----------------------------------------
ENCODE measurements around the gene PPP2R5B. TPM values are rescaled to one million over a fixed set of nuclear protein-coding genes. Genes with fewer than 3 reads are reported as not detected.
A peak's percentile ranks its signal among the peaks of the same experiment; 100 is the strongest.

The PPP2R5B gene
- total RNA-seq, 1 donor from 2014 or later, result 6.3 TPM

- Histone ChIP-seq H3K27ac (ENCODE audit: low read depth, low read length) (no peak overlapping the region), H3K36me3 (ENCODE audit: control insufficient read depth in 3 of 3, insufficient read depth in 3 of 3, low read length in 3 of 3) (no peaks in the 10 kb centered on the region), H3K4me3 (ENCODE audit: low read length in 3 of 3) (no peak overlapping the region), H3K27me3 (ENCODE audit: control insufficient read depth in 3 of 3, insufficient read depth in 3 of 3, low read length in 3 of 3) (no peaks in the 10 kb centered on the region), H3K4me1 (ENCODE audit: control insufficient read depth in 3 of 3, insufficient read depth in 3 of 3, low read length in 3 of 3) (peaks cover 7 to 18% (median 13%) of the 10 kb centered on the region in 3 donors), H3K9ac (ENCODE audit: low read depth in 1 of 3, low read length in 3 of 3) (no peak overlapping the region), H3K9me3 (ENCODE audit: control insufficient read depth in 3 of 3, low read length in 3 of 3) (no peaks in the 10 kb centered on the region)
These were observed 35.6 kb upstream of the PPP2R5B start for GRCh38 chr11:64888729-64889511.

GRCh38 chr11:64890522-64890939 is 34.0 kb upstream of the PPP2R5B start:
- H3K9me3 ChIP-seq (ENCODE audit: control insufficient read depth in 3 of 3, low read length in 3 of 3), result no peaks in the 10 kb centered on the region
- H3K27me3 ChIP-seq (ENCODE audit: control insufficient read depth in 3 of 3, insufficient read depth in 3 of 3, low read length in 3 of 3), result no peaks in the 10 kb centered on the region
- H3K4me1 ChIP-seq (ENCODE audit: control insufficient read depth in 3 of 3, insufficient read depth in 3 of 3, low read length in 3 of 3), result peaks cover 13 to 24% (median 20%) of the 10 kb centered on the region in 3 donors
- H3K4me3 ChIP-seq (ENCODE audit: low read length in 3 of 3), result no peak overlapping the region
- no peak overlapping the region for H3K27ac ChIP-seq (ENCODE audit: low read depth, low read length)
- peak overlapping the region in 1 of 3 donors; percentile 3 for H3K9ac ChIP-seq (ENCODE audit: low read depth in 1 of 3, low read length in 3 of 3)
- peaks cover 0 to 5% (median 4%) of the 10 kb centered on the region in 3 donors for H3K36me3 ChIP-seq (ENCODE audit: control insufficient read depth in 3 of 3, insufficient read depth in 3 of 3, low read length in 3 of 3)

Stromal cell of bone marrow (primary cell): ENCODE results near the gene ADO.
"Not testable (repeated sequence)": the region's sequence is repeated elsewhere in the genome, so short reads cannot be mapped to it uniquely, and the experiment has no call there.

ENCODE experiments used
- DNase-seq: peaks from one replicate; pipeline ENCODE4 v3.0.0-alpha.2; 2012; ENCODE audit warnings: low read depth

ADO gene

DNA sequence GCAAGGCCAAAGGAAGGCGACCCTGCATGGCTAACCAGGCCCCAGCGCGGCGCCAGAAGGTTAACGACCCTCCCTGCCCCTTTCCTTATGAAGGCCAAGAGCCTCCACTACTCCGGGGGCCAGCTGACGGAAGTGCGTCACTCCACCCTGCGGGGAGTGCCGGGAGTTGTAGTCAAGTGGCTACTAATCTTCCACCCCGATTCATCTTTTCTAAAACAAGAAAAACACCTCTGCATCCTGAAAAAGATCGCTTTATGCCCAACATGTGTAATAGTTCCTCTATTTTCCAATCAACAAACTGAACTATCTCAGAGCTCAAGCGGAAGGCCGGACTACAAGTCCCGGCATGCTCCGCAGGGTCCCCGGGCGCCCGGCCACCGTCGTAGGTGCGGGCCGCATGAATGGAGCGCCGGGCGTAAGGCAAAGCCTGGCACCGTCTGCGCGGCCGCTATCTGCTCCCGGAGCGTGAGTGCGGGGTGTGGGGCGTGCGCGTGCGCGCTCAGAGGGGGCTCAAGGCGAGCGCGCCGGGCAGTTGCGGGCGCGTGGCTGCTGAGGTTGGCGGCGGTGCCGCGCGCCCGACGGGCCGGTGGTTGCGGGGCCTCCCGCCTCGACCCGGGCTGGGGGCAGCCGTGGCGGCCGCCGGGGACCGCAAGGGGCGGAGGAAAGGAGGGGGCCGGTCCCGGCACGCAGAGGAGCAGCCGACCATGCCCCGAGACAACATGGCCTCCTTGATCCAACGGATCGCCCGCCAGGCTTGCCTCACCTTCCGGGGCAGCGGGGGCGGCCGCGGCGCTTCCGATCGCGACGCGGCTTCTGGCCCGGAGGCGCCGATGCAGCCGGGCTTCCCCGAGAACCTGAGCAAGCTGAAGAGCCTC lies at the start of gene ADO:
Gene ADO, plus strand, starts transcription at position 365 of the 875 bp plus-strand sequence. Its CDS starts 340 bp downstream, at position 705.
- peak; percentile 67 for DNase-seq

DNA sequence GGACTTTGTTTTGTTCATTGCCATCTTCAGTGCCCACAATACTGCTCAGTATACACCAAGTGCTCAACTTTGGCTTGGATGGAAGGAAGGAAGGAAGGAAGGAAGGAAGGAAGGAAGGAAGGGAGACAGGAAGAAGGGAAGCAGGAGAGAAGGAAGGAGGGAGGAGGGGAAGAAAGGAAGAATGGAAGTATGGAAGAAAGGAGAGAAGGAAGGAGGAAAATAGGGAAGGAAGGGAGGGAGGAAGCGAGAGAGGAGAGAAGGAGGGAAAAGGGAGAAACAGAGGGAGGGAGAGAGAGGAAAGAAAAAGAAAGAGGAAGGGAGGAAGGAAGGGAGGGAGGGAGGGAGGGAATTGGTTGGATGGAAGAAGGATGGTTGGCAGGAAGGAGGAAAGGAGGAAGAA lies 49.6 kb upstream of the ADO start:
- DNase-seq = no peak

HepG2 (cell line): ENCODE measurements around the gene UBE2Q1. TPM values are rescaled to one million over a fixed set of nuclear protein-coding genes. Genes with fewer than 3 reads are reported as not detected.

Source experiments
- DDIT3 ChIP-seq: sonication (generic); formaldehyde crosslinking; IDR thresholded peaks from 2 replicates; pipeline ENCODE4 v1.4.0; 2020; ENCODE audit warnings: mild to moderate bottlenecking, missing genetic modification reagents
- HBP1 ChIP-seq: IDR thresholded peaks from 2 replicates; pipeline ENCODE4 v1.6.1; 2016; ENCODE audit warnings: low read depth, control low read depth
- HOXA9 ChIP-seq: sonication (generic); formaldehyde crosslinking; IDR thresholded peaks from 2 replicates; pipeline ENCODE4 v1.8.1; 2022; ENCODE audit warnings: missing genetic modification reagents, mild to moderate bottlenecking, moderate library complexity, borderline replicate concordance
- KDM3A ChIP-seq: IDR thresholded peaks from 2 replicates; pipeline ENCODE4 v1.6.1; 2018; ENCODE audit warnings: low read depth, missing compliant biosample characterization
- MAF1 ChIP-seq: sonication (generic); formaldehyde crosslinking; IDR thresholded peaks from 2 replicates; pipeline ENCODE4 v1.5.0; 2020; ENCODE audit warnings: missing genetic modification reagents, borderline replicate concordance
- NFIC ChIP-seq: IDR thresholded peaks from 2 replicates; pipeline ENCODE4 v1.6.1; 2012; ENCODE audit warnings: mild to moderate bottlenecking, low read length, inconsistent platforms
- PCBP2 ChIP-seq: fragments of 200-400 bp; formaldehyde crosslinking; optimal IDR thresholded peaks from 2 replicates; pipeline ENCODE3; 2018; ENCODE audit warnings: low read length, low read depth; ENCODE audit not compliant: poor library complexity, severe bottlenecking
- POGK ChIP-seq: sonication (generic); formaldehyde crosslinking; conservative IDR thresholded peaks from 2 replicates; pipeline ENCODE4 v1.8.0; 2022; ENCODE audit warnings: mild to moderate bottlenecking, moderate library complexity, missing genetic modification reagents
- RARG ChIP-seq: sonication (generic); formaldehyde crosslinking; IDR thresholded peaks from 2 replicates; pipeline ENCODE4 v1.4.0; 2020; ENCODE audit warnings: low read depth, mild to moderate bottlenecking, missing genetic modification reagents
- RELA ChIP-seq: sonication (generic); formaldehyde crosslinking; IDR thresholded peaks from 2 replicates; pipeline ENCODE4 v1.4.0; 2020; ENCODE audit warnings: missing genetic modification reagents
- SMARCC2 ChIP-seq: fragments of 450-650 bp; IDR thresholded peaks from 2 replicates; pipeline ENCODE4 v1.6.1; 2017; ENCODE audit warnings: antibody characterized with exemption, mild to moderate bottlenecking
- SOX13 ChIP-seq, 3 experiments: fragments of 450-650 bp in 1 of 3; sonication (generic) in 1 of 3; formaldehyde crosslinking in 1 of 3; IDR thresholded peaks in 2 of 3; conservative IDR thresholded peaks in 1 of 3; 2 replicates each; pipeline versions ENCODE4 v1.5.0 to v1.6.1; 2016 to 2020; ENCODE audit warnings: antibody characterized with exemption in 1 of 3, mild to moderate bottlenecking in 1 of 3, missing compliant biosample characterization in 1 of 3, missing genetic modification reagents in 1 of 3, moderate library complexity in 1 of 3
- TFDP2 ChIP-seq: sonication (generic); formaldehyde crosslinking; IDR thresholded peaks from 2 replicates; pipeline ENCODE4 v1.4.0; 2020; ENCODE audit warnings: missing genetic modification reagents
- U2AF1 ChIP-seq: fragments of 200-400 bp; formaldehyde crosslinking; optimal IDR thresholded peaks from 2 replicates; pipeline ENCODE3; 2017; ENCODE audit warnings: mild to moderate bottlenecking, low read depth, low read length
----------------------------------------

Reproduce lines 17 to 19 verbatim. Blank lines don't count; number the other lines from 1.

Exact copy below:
ENCODE experiments used
- DNase-seq: peaks from one replicate; pipeline ENCODE4 v3.0.0-alpha.2; 2012; ENCODE audit warnings: low read depth

ADO gene